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Six Routes

The Brazilian middle class faces an uncertain future

Lizzie O'Leary Feb 26, 2015
Six Routes

The Brazilian middle class faces an uncertain future

Lizzie O'Leary Feb 26, 2015

On a warm evening in mid-February, Cleide de Melo and her daughters prepare a large, festive dinner for visitors on the outskirts of Sao Paulo, Brazil. Cleide, 53, grated onions and carrots for a cheese soufflé, while her daughters Daniele and Vanessa, 34 and 23, crowded around the stove, making chicken fricassee and couscous.

The three generations of the de Melo family tell the story of both perseverance and mobility. And it’s one that reflects a larger journey of Brazil’s middle class over the past decade. A middle class that has grown to almost 50 million people, yet is threatened by a stalled economy, rising inflation, and consumer debt.

Cleide de Melo came to Sao Paulo in 1985 as a pregnant 17-year old, when her parents banished her from their house in Recife, in northern Brazil. She had no money, and had to leave then-baby Daniele behind with a sister in Recife. She worked as a maid, a cleaner, and a caterer. She now has five adult children, and paid down the debt on her home over the course of decade.

“It was the greatest joy of my life,” she says, of the day she paid off the last debt on her house.  “I did everything I could to leave this home to my children.”

Through Cleide’s hard work, her children have opportunities their mother never had. Daniele is a housewife and mother in Recife to nine-year-old Joao, and sends him to private school. Eleonora, 26, works at a high-end boutique in Sao Paulo, and is studying to become a makeup artist. Vanessa is in dental school. And Cleide’s 18-year-old son Lucas is studying engineering and labor safety. A fourth daughter does not keep in touch with the family.

While Brazil has many social programs to alleviate poverty, Cleide de Melo felt strongly that her journey to the middle class has been solely a result of her own effort.

“I am the government,” she said with a short laugh. “I had five children and the government helped me out on nothing. Okay, nobody asked to come to this world, so I had to take responsibility for my children and I did.”

The family’s journey to the middle class mirrors the rise of tens of millions of Brazilians in recent years.

In the early 2000s, Brazil began exporting many of its commodities, like iron ore, soy, and beef around the world, fueled by growth in places like China and India. Those commodity profits, says Hector Gomez Ang of the World Bank’s International Finance Corporation, kicked off a virtuous cycle. “That started creating jobs,” he says. “That’s one of the factors.”

Those jobs then drove a need for services, health care, and education. Added to that, says Gomez Ang, was a state policy in which the government pushed banks to offer credit to consumers at favorable terms for the first time. “That also fueled consumption,” he adds. “People could start buying stuff, and that sort of fed into the overall production. So that if you were buying refrigerators and the refrigerator company was selling more refrigerators than ever before that created jobs and so on.”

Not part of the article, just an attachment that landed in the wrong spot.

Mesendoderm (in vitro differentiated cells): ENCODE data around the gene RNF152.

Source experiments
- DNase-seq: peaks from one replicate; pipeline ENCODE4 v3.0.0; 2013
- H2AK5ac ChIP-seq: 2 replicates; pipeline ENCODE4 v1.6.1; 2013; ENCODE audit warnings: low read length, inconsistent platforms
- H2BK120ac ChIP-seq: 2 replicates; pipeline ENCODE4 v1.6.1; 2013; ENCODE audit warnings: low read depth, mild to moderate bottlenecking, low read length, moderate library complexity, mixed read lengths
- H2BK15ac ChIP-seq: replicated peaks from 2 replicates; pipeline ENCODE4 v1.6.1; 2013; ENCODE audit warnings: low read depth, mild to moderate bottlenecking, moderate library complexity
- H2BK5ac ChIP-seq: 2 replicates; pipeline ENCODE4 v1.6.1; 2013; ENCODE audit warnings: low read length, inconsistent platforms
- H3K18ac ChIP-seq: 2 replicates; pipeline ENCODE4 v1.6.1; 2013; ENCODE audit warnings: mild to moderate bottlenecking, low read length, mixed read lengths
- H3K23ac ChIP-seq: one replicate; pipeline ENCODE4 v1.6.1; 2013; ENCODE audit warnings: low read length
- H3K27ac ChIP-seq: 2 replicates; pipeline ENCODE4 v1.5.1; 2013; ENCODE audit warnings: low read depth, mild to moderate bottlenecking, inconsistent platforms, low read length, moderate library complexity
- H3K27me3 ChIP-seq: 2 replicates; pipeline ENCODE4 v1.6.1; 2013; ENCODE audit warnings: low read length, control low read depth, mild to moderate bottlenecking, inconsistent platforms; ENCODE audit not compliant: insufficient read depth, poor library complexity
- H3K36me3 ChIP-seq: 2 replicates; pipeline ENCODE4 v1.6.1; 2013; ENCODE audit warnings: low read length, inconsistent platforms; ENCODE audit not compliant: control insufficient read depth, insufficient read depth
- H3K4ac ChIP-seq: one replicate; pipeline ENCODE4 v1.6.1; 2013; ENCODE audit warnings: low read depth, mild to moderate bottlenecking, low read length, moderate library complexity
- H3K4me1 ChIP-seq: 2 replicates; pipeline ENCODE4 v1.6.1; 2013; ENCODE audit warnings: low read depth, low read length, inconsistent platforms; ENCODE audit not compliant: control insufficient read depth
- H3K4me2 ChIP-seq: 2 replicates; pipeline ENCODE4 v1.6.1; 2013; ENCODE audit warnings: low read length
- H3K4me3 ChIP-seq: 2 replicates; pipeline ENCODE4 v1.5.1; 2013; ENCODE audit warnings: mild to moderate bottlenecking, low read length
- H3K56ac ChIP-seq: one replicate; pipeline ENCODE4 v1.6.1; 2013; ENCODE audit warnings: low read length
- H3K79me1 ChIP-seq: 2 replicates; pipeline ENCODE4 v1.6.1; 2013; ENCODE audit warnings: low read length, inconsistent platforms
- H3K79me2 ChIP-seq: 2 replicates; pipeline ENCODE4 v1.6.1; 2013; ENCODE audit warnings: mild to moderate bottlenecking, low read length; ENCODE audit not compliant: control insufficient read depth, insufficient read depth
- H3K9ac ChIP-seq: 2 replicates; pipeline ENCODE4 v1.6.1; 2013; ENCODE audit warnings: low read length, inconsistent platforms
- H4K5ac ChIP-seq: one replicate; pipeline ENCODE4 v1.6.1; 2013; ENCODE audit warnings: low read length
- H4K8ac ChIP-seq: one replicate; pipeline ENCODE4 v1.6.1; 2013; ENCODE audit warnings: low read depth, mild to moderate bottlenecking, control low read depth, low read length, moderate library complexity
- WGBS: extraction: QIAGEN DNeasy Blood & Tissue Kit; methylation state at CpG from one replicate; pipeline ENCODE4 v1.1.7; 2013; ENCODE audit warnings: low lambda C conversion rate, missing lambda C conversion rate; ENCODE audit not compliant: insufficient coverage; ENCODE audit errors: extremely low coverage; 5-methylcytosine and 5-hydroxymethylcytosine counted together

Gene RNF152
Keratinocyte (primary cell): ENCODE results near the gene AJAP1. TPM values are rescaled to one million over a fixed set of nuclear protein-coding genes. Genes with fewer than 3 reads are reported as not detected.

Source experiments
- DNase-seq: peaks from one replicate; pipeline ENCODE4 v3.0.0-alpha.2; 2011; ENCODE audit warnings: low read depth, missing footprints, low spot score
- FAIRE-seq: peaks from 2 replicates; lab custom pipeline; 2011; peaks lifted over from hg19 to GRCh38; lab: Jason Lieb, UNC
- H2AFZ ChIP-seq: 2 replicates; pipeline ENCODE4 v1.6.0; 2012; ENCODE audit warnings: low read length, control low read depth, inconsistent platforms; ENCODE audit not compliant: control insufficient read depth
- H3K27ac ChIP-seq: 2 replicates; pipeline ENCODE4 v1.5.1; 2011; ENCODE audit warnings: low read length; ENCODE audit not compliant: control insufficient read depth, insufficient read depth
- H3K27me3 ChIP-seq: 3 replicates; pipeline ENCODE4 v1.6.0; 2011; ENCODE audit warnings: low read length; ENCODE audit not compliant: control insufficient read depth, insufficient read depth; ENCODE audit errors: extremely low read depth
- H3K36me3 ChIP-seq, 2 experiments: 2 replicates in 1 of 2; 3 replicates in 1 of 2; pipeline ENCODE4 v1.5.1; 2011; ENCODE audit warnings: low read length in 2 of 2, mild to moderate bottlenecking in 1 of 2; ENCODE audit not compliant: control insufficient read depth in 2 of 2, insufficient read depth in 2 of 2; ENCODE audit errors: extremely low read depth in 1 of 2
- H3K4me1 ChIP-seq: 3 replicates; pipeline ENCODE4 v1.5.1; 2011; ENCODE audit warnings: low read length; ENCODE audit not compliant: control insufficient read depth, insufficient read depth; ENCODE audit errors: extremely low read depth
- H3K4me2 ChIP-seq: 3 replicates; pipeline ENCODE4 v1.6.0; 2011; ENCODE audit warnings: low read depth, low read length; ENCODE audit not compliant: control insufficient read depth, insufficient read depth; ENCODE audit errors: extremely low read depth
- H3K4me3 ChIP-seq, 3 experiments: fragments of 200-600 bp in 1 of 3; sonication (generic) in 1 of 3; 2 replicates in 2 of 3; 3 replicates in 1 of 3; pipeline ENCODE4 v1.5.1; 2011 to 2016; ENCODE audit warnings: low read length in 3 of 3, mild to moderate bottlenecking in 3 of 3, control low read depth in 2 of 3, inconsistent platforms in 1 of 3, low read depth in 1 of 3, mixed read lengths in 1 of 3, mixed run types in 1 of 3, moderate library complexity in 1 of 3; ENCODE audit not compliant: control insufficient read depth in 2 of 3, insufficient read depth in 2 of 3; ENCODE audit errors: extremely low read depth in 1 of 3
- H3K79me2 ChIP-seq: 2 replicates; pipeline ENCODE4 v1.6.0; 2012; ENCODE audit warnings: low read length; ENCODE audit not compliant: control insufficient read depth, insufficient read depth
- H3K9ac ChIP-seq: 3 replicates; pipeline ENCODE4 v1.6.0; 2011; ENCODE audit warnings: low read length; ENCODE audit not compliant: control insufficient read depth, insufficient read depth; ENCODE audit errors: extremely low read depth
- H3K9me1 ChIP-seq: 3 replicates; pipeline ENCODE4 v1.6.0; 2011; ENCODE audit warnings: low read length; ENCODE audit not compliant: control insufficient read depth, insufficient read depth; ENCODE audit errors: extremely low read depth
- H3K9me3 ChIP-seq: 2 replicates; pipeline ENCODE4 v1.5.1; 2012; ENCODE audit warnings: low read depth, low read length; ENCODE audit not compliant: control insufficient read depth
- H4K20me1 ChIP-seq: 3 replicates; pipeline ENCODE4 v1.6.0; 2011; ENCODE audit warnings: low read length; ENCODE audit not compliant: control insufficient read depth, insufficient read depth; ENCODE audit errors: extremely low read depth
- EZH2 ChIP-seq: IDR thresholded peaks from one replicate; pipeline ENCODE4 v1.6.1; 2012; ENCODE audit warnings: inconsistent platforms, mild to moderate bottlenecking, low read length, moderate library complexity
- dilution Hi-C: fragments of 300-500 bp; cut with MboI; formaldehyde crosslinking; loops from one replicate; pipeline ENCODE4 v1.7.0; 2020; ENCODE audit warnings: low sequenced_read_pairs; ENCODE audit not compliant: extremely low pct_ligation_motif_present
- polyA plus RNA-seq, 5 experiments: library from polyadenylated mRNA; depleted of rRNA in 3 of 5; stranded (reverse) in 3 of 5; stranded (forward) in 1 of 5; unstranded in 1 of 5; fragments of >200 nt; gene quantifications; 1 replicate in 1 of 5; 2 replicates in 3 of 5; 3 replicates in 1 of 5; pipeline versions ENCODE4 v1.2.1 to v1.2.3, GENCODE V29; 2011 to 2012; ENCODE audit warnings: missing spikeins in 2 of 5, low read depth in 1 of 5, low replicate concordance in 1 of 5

The combined effects of this boom lifted 50 million Brazilians into the middle class from 2003 to  2014, according to the Organization for Economic Cooperation and Development. In addition, direct government payments to the poorest of the poor, known as the Bolsa Familia, helped alleviate much of the worst inequality in the country, according to many economists.

But with the economy now stalled and potentially headed for recession, the good times may not last for the middle class.  Many Brazilian families bought on credit over the past decade. According to Gomez Ang, the typical family spends about a fifth of its income just paying off debt.  

That debt, plus the tenuous nature of the past decade’s economic and social progress have some experts worried.

“The present predicament of Brazil is whether Brazil will prove that the social gains are sustainable,” says former Finance Minister Rubens Ricupero. “And it’s very doubtful. Because you know now it is almost three years that Brazil has grown very little or nothing at all.” Ricupero fears the country is already in recession, and says the latter half of 2015 will hit middle-class Brazilians particularly hard.

Add to that a corruption scandal at Brazil’s largest company, Petrobras. Executives at the state-run oil firm are under investigation for taking bribes and funneling money to the political party of President Dilma Rousseff.

Even at dinner in the de Melo household, Petrobras cast a shadow. “It’s devastating for Brazil,” says 18-year-old Lucas. “Because its effect, it’s the money being siphoned out. It’s the negative impact for the market.”

His older sister Eleonora jumps in, cautioning her younger brother about his chances of finding work after school. “And it causes unemployment,” she adds.

Still, the family was philosophical about what was coming next.

They said they expect a rough patch in the economy. Eleonora says she already sees customers at her boutique buying less. “Now they are afraid to spend,” she said. But following their mother Cleide’s example, all the children are certain that no matter what the Brazilian economy held for them in the short term, they were determined to make a better life.

“I wake up and thank God,” says Eleonora. “I feel I’ve got to go to fight to work to accomplish my things.”

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